FTIRM was also exploited to study the different degree differentiation in human dental pulp stem cells, with the aim of better understanding the molecular changes that occur during cell differentiation and to identify specific spectral markers of the different stages. Samples of undifferentiated stem cells were compared with preosteoblasts and osteoblasts. FTIRM measurements were carried out on cell samples previously fixed in 10% methanol at −20°C and air dried for 30 minutes. Spectral analysis carried out on the second derivative spectra of the three groups, showed changes mainly in phosphate stretching vibrations and Amide I, II and III bands; on differentiation, a modification of proteins secondary structure took place, in terms of a meaningful increase of helical structures with respect to β and random coil ones [27].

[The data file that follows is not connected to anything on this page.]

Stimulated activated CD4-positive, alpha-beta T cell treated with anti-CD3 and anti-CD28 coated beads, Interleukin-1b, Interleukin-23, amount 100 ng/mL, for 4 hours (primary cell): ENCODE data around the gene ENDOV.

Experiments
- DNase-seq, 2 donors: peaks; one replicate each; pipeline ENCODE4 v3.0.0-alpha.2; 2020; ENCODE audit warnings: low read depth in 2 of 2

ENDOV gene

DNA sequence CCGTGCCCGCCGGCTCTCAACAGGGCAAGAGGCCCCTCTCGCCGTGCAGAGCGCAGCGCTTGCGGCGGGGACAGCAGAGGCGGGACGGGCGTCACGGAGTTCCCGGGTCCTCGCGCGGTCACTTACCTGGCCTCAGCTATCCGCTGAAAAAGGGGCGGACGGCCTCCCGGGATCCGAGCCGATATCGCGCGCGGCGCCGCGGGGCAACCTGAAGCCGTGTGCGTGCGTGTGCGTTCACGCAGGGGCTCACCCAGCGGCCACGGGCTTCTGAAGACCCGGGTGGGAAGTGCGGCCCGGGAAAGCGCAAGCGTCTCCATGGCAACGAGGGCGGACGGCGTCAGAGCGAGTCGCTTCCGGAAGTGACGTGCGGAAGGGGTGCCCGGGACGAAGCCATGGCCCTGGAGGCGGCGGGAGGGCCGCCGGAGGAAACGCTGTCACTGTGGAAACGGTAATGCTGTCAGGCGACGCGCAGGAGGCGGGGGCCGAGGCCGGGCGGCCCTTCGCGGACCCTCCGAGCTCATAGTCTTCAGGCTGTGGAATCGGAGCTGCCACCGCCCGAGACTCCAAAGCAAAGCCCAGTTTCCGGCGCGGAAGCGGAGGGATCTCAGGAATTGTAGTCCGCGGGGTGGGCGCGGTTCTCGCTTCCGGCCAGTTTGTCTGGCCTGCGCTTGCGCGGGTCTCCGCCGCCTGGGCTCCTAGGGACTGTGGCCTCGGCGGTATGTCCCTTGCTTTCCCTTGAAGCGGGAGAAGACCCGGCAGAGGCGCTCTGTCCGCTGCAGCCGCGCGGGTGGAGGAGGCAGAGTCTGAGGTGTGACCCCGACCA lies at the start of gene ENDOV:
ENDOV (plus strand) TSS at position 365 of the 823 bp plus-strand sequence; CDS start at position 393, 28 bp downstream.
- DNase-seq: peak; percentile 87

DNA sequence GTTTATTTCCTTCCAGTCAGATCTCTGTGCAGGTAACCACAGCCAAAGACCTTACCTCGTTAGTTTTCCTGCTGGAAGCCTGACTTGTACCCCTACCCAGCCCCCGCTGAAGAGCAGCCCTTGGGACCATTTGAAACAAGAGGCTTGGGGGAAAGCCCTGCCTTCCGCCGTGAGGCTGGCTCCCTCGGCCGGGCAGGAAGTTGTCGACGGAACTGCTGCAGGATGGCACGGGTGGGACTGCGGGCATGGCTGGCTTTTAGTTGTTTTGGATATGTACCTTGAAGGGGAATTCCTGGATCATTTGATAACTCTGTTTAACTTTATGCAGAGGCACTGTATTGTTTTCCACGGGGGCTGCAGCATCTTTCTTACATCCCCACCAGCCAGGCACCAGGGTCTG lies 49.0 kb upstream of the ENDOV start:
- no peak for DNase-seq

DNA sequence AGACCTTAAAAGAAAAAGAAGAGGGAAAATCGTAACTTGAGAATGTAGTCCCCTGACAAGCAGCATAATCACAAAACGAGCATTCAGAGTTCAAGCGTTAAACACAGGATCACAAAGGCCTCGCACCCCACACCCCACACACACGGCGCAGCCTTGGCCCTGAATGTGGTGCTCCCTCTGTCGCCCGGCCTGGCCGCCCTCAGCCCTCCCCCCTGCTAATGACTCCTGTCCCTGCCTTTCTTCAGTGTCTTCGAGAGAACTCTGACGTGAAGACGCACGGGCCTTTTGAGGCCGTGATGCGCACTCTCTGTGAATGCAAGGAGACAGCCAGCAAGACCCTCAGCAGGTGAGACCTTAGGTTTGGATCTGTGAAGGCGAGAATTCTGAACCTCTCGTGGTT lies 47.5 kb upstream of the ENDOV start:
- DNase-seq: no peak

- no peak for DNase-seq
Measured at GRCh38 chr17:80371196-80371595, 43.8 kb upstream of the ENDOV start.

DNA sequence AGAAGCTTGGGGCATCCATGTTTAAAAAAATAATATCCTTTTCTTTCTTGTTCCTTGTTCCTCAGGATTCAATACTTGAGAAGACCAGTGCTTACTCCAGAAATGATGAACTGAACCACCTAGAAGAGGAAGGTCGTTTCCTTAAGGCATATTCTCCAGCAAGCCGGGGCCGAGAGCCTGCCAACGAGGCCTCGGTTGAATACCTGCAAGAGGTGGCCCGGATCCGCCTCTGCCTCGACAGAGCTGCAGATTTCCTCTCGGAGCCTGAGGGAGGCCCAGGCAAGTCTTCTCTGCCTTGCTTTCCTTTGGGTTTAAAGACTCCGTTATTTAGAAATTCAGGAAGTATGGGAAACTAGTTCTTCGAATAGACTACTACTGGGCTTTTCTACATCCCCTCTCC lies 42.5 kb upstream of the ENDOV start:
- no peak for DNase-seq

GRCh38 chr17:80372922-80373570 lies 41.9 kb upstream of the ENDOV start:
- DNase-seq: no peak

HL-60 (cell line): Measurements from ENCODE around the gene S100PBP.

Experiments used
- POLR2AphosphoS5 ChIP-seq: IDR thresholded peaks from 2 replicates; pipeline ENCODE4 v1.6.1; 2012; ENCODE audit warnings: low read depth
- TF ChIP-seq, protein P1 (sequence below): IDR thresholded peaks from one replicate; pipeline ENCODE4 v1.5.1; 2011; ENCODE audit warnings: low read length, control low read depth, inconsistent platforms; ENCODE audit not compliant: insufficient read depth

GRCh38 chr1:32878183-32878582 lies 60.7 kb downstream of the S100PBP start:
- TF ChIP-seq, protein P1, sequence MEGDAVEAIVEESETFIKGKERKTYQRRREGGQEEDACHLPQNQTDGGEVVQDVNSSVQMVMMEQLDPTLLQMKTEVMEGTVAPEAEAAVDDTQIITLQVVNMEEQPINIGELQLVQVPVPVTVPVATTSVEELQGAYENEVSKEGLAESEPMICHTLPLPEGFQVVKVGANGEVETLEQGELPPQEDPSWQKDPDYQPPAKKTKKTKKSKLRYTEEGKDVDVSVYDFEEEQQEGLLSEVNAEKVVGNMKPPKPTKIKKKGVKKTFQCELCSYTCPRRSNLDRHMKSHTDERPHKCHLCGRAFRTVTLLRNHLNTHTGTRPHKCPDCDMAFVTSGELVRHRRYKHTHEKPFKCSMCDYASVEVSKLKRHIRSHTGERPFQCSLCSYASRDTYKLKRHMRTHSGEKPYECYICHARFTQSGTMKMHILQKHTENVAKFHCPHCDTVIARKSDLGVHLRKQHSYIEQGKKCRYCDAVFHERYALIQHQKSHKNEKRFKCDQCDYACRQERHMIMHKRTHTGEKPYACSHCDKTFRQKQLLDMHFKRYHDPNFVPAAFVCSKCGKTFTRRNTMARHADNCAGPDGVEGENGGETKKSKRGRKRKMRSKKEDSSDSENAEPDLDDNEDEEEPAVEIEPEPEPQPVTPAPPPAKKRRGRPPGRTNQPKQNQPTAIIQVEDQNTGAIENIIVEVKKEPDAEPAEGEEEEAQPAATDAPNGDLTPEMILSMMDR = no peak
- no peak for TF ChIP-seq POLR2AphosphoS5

Gazi et al. performed an FTIR imaging analysis of PC-3 prostate cancer cell line previously fixed with formalin 4% in phosphate buffered saline (PBS). Formalin is a coagulative protein fixative, which causes the crosslinking of the primary and secondary amine groups of proteins and preserves lipids with the reaction between hydrated formalin and the double bonds of unsaturated alkyl chains. However, it must be emphasized that, because the formalin contains a significant amount of water, a post-fixation technique is necessary to remove this water component from the cells [24].

The spectral features of live U937 leukemic monocytes fixed with formalin or ethanol were compared with those of unfixed air-dried ones. Although ethanol showed to interact with membrane phospholipids, and formalin influenced their chemo-physical properties, lipids order and composition as well as proteins conformation were well preserved by both fixation protocols. Conversely, alcohol dehydration intensely affected both cellular macromolecular content and architecture [65].